Crossing the Road into Independent Thinking
Many can remember the transition into what parents coin as the scariest part of raising kids. There are signs of it happening, such as late nights coming home without calling, deciding not to do chores that are expected of them, or simply not communicating as much as before. Positive signs can come about as being more responsible, but usually it is more self-concerned. In John Updike’s “A & P”, he illustrates the situation of how a young man evaluates his life and makes a decision to think on his own. Many young people go through this process, but the way they handle it can affect them for a lifetime.
Sammy, a cashier for A & P, is tired of the hum-drum grocery life. He is bored with how the “sheep” file in and mindlessly go about their shopping routine. When the girls come in in an unexpected way, it brings excitement into the store. He is attracted not only to them physically but their rule-breaking ways. He negatively describes the customer he checks out as a “witch, along with other customers as “sheep”. Also, he pins his manager, Lengel, as a “dreary, Sunday school teacher”, and his co-worker, Stoksie, as married with kids. He obviously realizes that he does not want to be a part of the controlled ways of the establishment when he makes the decision to quit. It is quite a bold, rebellious move, although, conformably, he also ogled the girls. Although he was against Lendel embarrassing “Queenie”, he still was not totally innocent of conformity. But as he followed through with his decision, it marked his emergence into his own thinking as an adult.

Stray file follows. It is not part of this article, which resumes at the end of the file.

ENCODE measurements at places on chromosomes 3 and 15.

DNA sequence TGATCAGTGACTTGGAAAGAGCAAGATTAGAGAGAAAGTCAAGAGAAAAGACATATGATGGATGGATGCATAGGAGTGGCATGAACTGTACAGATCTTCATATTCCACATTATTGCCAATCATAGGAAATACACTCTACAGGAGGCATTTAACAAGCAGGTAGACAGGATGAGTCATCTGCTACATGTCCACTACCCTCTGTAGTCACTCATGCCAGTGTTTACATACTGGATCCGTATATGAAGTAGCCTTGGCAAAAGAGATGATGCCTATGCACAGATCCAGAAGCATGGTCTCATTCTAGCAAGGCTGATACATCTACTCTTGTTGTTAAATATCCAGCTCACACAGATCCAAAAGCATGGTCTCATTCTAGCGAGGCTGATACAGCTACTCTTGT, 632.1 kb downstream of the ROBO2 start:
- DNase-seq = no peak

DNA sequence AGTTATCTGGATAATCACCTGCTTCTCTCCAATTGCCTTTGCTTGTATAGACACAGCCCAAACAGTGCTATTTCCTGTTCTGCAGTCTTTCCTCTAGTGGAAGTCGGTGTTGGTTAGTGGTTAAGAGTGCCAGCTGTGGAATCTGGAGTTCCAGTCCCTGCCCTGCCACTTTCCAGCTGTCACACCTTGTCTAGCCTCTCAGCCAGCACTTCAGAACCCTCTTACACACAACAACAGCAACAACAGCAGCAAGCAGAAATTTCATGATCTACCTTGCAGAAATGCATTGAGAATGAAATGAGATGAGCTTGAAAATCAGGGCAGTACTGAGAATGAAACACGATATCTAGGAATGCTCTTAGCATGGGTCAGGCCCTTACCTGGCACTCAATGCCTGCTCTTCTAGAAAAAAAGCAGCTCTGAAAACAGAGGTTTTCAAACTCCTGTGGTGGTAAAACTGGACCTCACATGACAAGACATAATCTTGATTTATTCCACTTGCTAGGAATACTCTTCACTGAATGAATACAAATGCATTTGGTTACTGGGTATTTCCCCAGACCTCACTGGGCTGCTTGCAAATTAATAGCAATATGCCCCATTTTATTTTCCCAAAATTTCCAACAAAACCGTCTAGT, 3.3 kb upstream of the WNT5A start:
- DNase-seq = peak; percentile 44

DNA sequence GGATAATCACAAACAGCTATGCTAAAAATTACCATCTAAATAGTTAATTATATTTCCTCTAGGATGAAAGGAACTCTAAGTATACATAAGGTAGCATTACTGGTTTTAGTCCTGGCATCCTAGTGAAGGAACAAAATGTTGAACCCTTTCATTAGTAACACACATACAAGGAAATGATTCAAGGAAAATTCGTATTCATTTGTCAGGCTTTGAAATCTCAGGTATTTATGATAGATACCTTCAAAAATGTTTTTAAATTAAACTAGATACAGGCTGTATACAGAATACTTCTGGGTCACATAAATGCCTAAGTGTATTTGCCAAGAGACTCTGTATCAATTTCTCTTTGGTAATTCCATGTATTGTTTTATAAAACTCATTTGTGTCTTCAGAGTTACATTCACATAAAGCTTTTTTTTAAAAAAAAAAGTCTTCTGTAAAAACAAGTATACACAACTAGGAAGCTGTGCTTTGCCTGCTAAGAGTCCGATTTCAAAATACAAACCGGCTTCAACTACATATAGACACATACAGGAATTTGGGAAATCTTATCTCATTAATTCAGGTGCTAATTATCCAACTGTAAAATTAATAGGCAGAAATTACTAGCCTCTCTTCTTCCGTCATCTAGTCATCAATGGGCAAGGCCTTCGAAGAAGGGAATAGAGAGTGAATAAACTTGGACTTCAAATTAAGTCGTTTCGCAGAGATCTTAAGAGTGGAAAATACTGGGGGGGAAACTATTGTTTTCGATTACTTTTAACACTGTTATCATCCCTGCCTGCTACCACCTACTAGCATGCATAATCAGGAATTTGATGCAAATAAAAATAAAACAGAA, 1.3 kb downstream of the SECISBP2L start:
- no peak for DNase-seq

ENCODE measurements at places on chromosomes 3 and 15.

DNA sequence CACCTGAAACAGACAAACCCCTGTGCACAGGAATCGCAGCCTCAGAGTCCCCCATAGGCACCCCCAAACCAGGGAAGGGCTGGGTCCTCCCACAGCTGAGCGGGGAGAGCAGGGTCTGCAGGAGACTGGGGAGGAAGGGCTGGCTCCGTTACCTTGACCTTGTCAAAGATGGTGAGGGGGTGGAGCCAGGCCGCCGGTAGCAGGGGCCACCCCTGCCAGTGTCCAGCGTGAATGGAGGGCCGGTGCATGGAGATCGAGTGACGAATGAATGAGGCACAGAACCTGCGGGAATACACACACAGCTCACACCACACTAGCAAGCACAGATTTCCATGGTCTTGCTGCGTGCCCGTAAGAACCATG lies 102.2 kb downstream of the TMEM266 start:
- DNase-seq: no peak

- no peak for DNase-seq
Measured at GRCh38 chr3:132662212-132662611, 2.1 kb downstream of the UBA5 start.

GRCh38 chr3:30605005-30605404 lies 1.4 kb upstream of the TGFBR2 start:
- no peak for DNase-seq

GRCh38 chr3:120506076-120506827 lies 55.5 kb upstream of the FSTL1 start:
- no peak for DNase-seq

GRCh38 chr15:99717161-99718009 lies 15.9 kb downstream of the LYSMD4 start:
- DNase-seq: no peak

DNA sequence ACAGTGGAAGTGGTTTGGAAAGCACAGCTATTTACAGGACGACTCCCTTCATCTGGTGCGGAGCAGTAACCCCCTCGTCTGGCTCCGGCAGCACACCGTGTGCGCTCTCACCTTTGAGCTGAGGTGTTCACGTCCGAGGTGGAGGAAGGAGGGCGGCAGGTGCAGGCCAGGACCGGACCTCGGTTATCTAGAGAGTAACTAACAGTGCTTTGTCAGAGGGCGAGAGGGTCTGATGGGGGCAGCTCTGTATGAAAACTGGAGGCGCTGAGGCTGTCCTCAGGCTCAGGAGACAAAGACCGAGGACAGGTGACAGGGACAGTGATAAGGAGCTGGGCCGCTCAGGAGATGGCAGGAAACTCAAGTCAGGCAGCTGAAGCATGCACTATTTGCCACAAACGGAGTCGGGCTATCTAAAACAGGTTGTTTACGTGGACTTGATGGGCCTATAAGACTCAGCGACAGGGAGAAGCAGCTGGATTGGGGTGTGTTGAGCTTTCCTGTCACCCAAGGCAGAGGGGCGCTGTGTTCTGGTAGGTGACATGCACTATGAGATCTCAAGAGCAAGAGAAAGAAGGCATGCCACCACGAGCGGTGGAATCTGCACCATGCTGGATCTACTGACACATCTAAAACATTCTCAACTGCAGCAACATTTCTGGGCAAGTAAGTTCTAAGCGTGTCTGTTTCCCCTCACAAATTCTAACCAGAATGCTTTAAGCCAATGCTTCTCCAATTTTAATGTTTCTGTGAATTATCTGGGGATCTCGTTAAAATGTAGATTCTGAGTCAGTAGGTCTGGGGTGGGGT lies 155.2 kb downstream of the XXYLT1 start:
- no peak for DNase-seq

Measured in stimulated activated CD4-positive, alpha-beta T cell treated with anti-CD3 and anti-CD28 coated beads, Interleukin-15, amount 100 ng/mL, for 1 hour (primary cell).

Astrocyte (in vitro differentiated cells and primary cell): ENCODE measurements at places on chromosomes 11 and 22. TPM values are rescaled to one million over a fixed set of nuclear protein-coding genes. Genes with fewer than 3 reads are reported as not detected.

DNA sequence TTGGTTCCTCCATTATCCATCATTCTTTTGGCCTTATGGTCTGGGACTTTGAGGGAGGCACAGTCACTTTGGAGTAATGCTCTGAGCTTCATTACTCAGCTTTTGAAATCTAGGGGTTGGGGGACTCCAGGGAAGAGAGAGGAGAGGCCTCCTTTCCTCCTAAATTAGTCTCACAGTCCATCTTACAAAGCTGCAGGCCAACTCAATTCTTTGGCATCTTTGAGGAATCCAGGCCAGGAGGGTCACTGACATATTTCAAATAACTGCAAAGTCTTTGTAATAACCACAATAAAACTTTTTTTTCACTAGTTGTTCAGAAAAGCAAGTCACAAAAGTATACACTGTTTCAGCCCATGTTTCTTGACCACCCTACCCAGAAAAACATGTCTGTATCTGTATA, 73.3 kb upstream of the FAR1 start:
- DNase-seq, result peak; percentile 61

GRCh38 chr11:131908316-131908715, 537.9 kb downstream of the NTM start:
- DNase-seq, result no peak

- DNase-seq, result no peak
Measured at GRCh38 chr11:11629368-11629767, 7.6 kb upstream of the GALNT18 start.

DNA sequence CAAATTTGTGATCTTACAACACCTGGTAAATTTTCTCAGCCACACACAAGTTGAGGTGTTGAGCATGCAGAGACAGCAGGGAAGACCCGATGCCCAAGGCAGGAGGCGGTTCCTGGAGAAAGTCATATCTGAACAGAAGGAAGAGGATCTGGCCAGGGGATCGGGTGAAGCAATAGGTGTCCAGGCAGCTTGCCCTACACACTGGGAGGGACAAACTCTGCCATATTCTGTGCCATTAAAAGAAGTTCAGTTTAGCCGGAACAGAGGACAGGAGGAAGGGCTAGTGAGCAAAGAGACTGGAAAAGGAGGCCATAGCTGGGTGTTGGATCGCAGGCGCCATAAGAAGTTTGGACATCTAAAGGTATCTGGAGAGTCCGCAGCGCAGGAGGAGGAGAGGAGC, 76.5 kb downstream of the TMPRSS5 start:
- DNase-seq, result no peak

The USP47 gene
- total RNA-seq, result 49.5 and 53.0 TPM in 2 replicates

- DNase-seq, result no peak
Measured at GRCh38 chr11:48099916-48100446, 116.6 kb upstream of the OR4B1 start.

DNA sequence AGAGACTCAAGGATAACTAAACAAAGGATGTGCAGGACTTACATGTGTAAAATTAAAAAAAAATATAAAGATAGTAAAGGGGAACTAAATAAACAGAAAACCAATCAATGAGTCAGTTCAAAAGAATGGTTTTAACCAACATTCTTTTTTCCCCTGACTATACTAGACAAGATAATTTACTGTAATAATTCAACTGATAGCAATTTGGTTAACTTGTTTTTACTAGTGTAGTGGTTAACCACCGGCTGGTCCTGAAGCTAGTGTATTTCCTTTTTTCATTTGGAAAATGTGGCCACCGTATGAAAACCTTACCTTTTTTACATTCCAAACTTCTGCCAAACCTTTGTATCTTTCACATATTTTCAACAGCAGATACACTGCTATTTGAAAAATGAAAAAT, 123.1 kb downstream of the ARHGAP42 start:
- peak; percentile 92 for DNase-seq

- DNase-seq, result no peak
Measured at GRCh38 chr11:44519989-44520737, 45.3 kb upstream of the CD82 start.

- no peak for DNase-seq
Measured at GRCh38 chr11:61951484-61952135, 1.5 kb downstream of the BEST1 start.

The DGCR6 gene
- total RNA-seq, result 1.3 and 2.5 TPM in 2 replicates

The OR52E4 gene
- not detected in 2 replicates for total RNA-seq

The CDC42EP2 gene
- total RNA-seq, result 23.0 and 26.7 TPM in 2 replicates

Mr. Lendel is the typical authoritarian, someone who enforces the rules. He had to maintain a steady level of order within the store. Any wavering would hamper his ability to have control of his employees. Even though he had to enforce the rules of the store by approaching the girls with their choice of attire, he still attempted to reason concernedly with Sammy on...
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